GDS Assisted Digital lead Alan Rider plays back some of the highlights from the cross-Government retrospective workshop on boosting assisted digital capability.
“It’s good to talk”, “many hands make light work”, “greater than the sum of its parts” - take your pick of any of these phrases, but it’s always better to work together than in silos and in that spirit the GDS assisted digital team, hosted by the Department for Business, Innovations & Skills (BIS), ran an assisted digital retrospective workshop on the 24th February 2016 in London with a range of central government departments and services.
‘Retrospective’ is probably a misnomer, as the workshop wasn’t just looking back, but very much looking forward. Since the Government Approach to Assisted Digital was published in December 2013, a lot has been learnt about researching user's assisted digital needs and developing support to meet those needs. This knowledge and experience is spread across services, so there is heaps of potential to share our collective capability more widely and for services to work together to help each other design and deliver high quality support. The workshop aimed to identify ways to develop and nurture that capability.
A helping hand
On arrival everyone was asked to indicate where they felt their service/department currently sat on a scale, starting from general awareness of assisted digital through to assisted digital being fully embedded into service design and business as usual processes. This showed a range of capability currently exists, pointing to an opportunity to develop self help networks, with more experienced services advising and coaching those new to the area.
To share examples of best practice, Show and Tell sessions followed from BIS and Home Office Digital on forming user researcher communities of practice and creating centres of excellence in assisted digital.
Attendees were then split into groups and asked to consider: what advice and support services needed when researching and developing their assisted digital support; how those needs could best be met, and; what current capability exists to do this (along with suggestions for increasing it). All captured on a sea of post it notes of course!
It’s good to talk
As noise levels quickly rose, with everyone talking animatedly in their groups, you could sense the collective brain power in the room working. There were too many points to list in full, but here is a flavour of the findings:
- many services highlighted the value of sharing experience and examples of best practice and linking up with other departments to pool resources and carry out joint pilots;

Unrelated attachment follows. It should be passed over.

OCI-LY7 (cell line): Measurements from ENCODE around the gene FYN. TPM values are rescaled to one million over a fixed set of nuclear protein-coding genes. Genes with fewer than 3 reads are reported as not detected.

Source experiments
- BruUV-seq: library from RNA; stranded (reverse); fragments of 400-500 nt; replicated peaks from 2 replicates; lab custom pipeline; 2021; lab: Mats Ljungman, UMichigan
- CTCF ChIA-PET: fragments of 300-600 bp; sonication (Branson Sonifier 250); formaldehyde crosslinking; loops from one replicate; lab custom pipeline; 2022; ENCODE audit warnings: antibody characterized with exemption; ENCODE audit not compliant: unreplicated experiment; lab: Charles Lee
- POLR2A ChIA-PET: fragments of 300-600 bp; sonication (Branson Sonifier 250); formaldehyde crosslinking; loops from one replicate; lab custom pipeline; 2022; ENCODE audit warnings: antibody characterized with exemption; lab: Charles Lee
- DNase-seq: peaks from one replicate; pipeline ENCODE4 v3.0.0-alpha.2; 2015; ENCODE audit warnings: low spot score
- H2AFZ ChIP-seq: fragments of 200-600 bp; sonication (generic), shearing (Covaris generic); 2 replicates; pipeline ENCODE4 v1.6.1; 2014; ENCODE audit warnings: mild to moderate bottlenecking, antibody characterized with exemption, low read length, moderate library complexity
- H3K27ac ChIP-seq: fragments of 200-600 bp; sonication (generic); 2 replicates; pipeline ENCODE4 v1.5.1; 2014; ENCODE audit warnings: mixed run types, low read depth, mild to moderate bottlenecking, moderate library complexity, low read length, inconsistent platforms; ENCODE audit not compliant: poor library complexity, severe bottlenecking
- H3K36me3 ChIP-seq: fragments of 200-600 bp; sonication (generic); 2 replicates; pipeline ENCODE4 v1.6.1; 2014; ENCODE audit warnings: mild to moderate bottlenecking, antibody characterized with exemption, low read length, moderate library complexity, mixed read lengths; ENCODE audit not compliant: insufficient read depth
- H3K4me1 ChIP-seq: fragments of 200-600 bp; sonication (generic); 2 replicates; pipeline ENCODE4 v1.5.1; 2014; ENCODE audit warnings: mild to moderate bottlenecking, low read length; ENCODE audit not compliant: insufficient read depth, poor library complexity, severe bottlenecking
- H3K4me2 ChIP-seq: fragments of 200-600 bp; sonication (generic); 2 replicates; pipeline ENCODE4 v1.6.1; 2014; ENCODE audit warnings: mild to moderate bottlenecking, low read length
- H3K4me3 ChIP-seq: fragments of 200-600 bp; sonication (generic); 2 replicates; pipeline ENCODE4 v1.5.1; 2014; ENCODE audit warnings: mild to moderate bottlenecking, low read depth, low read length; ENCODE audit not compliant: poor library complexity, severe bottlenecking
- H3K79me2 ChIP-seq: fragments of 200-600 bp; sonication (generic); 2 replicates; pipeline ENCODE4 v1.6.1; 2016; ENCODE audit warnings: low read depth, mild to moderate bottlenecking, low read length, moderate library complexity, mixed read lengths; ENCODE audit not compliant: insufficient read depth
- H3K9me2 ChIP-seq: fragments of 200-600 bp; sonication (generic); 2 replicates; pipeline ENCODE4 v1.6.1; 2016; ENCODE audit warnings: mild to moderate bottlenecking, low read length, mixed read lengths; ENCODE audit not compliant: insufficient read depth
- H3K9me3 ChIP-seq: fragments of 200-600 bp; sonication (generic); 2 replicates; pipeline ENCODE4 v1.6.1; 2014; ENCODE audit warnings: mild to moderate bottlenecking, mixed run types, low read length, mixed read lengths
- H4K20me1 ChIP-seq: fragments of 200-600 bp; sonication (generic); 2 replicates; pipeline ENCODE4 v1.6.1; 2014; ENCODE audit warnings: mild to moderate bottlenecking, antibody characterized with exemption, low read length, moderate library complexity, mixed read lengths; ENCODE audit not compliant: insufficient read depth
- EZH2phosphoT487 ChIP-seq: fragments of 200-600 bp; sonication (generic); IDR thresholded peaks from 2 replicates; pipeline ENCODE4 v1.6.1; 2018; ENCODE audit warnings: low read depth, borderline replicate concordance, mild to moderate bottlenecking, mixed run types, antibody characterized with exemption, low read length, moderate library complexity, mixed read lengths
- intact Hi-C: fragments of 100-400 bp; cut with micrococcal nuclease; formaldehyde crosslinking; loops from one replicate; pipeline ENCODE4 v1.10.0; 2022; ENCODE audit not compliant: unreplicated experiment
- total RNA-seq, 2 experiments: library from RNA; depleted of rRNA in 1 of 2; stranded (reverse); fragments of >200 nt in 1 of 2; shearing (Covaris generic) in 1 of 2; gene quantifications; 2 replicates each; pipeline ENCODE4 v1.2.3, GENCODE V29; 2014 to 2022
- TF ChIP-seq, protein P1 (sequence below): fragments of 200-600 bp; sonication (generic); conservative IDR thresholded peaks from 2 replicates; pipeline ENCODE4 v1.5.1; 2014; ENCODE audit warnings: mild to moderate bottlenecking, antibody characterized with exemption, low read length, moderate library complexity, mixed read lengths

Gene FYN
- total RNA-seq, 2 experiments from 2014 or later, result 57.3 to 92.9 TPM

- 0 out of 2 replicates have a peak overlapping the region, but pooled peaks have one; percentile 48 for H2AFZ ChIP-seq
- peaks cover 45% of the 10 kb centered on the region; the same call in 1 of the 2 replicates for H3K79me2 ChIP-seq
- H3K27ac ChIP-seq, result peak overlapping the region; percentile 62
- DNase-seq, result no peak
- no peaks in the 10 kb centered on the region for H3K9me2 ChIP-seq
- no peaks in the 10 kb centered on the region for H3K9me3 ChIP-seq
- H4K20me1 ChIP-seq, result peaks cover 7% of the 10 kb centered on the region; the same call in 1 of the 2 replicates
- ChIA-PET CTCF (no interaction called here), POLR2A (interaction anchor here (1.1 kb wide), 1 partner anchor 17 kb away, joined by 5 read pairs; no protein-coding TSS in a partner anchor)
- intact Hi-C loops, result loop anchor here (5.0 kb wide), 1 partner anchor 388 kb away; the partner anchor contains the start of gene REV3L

- a number of services were similar in nature or shared common user segments. Rather than have to start from scratch each time, it would be good to be able to access and reuse relevant user research, analysis and approaches from across government;
- there was a feeling GDS support and direction has helped to embed assisted digital into departmental culture and processes, helping remove blockers;
- there are common policy and legal issues that would be good to tackle together for everyone;
- service design patterns would help define what good assisted digital support looks like.
There were also lots of ideas generated for improving capability, such as:
- boosting in-house capability through building centres of excellence and offering access to other departments;
- forming cross-government networks and communities of practice offering mentoring and secondment opportunities to those new to the topic;
- creating collaboration spaces to share experience, research and data;
- sharing departmental road maps of services developing assisted digital support to identify opportunities for joint working;
- publishing regular GDS and departmental blogs to highlight best practice examples.
Go for it
The key finding from the day was that departments and services need to work together to make these ideas happen. Some things can happen quickly. Everyone at the workshop went away with a list of contacts from the day so they can begin talking, sharing experience and expertise, and forming networks and communities. Other things may take a bit longer to get up and running, but by pooling resources, working together and starting small these are all achievable.
All in all it was a great day and a brilliant example of what can be achieved with everyone working together.